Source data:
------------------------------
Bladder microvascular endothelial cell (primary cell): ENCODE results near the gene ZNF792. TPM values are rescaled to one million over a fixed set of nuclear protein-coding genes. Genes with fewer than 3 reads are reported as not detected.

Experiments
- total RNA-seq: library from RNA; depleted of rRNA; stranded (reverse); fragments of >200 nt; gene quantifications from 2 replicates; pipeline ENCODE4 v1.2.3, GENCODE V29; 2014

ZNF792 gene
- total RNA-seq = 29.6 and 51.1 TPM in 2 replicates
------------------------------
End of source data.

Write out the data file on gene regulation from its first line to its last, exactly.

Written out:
Bladder microvascular endothelial cell (primary cell): ENCODE results near the gene ZNF792. TPM values are rescaled to one million over a fixed set of nuclear protein-coding genes. Genes with fewer than 3 reads are reported as not detected.

Experiments
- total RNA-seq: library from RNA; depleted of rRNA; stranded (reverse); fragments of >200 nt; gene quantifications from 2 replicates; pipeline ENCODE4 v1.2.3, GENCODE V29; 2014

ZNF792 gene
- total RNA-seq = 29.6 and 51.1 TPM in 2 replicates